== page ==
In order to examine the relationship between deviant computer activities and data loss due to malware infection, respondents were asked how many times (options being never, 1-2, 3-5, and 6 or more times) they used a computer in the past 12 months to:

1) Knowingly use, make, or give to another person a pirated copy of commercially-sold computer software;

2) Knowingly use, make, or give to another person pirated media (music, television show, or move);

3) Look at pornographic or obscene materials;

4) Guess anothers password to get into his/her computer account or files;

5) Access anothers computer account or files without his/her knowledge or permission to look at information or files;

6) Add, delete, change, or print any information in anothers computer files without the owners knowledge or permission; and

7) Use someone elses wireless Internet connection without their authorization to surf the Web or otherwise access on-line content (Rogers, 2001; Skinner & Fream, 1997).3


 To create our deviant behavior measure, we first averaged items 4 6 to create a reliable hacking scale (alpha = .859) that ranged from 0 through 3.  Averaging these three items allowed the other deviance measures to have the same influence in the deviant behavior measure, rather than having three of the seven items included in the scale be hacking related.  Responses for the five items were then averaged, creating a reliable measure (alpha = .752) ranging from 0 to 3 (mean = .509; SD = .596).4



We included guardianship measures that could be categorized as: personal, physical, and social. Respondents were asked to assess their skill level with computers and technology (skill level) to serve as a proxy measure of their ability to protect their computers and themselves while interacting or performing various activities online.  This assessment was based on a three-point ordinal scale adapted from Rogers (2001):

 0) I can surf the net, use common software, but not fix my own computer (normal);

1) I can use a variety of software and fix some computer problems I have (intermediate); and

2) I can use Linux, most software, and fix most computer problems I have (advanced).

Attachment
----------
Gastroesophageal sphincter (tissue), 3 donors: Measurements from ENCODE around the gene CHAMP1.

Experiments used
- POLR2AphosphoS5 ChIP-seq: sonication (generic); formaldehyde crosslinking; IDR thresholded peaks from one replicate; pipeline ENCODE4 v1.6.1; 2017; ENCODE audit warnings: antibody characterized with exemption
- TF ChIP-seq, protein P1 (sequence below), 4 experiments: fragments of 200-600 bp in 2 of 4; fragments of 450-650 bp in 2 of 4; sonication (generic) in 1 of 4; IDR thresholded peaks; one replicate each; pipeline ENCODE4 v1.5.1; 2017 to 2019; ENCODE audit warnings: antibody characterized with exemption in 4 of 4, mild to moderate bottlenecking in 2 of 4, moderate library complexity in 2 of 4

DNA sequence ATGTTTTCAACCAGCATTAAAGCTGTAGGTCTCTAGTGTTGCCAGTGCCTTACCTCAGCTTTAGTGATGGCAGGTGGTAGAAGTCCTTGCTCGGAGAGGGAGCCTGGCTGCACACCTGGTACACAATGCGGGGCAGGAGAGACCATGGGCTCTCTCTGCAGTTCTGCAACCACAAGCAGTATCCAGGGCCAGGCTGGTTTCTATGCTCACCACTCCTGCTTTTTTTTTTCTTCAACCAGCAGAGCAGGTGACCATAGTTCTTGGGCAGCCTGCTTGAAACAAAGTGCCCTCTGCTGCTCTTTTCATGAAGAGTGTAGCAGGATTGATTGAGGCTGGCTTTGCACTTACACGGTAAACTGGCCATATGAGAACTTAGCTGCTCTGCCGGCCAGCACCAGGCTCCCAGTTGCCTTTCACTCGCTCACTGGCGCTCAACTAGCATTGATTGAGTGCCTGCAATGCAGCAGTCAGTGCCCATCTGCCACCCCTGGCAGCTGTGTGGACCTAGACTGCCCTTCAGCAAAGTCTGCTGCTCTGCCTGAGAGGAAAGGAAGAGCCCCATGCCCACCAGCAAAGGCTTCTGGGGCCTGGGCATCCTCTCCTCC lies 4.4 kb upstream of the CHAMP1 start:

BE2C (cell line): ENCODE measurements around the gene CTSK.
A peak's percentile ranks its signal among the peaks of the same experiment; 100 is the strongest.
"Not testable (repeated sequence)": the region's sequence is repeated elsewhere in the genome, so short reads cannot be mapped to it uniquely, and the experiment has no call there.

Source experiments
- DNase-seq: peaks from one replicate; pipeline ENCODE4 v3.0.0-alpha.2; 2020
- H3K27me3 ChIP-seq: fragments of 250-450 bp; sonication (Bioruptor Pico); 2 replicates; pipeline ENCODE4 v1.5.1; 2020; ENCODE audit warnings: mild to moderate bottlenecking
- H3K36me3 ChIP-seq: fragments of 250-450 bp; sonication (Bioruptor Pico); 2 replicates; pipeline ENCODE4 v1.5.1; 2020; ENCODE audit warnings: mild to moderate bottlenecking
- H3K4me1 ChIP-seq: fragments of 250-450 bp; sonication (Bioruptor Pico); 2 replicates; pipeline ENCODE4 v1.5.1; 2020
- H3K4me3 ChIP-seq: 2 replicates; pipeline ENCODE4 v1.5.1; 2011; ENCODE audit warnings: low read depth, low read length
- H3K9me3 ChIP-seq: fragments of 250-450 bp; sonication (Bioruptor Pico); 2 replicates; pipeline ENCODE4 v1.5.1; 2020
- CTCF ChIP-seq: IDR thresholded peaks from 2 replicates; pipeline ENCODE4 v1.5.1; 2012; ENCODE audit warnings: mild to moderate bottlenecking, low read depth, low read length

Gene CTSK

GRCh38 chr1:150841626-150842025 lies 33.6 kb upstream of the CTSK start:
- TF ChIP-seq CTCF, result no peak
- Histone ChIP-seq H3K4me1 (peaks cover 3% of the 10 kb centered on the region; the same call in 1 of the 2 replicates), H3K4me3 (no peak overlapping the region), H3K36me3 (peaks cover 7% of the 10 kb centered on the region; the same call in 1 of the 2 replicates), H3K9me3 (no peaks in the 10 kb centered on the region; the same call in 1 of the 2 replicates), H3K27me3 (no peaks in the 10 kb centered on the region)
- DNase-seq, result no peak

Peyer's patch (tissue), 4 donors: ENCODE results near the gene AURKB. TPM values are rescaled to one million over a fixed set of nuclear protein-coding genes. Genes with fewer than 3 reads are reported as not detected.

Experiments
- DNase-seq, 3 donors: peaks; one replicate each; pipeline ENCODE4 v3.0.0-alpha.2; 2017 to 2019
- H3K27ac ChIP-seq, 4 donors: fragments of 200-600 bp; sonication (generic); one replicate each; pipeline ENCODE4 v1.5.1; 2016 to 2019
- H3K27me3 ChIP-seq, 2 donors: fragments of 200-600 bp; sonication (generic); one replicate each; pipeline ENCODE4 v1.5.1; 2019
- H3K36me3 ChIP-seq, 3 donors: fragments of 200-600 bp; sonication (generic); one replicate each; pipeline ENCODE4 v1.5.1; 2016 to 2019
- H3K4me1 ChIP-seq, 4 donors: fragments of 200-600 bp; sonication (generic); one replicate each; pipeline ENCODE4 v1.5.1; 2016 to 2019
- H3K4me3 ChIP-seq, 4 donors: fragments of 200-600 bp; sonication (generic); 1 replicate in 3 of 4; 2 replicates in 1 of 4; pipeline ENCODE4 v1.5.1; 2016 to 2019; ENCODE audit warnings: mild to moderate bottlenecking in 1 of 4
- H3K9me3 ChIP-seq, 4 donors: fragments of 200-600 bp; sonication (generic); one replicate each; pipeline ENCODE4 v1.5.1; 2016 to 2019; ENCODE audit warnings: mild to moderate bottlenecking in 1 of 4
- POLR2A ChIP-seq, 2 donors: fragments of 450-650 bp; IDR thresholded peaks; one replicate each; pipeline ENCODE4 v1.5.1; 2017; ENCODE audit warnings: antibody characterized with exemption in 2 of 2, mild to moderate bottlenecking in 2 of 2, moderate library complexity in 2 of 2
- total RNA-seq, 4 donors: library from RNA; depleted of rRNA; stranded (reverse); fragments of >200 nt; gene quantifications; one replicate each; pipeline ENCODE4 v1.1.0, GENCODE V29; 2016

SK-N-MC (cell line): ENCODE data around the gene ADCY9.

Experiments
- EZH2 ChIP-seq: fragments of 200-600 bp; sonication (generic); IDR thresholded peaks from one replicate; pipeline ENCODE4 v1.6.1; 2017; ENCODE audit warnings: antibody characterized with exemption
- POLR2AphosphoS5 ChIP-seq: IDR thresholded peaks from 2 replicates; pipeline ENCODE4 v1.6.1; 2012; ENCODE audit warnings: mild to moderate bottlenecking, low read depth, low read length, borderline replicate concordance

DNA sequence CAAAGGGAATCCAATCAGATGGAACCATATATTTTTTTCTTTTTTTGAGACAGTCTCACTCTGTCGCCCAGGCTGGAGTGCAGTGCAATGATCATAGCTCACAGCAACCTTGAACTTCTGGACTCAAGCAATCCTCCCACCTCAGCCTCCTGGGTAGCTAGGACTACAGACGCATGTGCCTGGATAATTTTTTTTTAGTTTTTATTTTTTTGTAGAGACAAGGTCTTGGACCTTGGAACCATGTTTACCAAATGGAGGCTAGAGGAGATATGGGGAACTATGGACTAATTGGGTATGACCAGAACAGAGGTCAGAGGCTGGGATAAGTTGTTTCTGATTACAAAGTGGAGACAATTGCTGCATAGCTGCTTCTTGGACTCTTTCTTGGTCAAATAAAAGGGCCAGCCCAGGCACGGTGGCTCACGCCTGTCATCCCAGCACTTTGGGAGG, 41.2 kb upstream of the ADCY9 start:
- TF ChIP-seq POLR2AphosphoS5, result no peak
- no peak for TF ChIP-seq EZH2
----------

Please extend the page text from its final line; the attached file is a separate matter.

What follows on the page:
The modal category (56.8%) was intermediate with an additional 38.1 percent self-assessing their skills as normal and only 5.1 percent indicating advanced skills.5 To further assess personal guardianship, we also asked the respondents whether or not (0 = no; 1 = yes) they protect their passwords and other sensitive information (I avoid giving out my passwords for e-mail accounts or other sensitive information).

We assessed physical guardianship by asking respondents whether or not (0 = no; 1 = yes) the computer they use most often has updated anti-virus (Anti-virus), spybot (Spybot software), and ad-aware software (Ad-aware software). Additionally, we asked whether they go to or use Microsoft Update (Microsoft Update) or AOL or ISP provided Security Centers (Security Center). Finally, they were asked whether or not the computer they use most often has software (software firewall) and/or hardware firewalls (hardware firewalls). Physical guardianship was measured by adding these seven items together and creating an additive scale. 

Although our physical guardianship scale has low reliability (alpha=.512), we operationalize this measure as an additive scale because we hypothesize there will be a cumulative effect, meaning that the more types of physical guardianship a person obtains and updates, the less likely he/she is to have data lost due to malware (see Holtfreter et al., 2008 for similar argument regarding additive scales). We also examine the independent effects of the seven items on malware victimization as a precaution that physical guardianship cannot be operationalized as an additive scale. 

It is important to note that our assessment of physical guardianship may not accurately reflect the use of these programs by the respondents. Choi (2008) notes that respondents may not understand the definition or utility of protective software programs, thus any attempt to explore their use must be carefully developed by researchers. As we did not provide definitions for each type of program in the survey, we are careful to moderate our discussion of these variables in the findings of this study.

Social guardianship was assessed by asking the respondents how many of their friends had pirated software (fr. pirate software) or media (fr. pirate media), viewed pornographic or obscene material (fr. pornography), and hacked (fr. hacking) during the past 12 months.

      0 = none of them;

1 = very few of them;

2 = about half of them;

3 = more than half of them.6